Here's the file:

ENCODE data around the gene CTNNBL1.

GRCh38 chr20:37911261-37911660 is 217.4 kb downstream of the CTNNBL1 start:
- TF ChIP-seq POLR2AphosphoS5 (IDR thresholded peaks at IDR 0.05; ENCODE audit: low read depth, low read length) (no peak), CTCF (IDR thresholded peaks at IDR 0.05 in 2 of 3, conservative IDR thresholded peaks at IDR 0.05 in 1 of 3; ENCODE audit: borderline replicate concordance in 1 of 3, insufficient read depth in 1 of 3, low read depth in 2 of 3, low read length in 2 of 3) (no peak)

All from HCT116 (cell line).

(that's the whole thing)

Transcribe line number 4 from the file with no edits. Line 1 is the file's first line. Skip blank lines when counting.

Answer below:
All from HCT116 (cell line).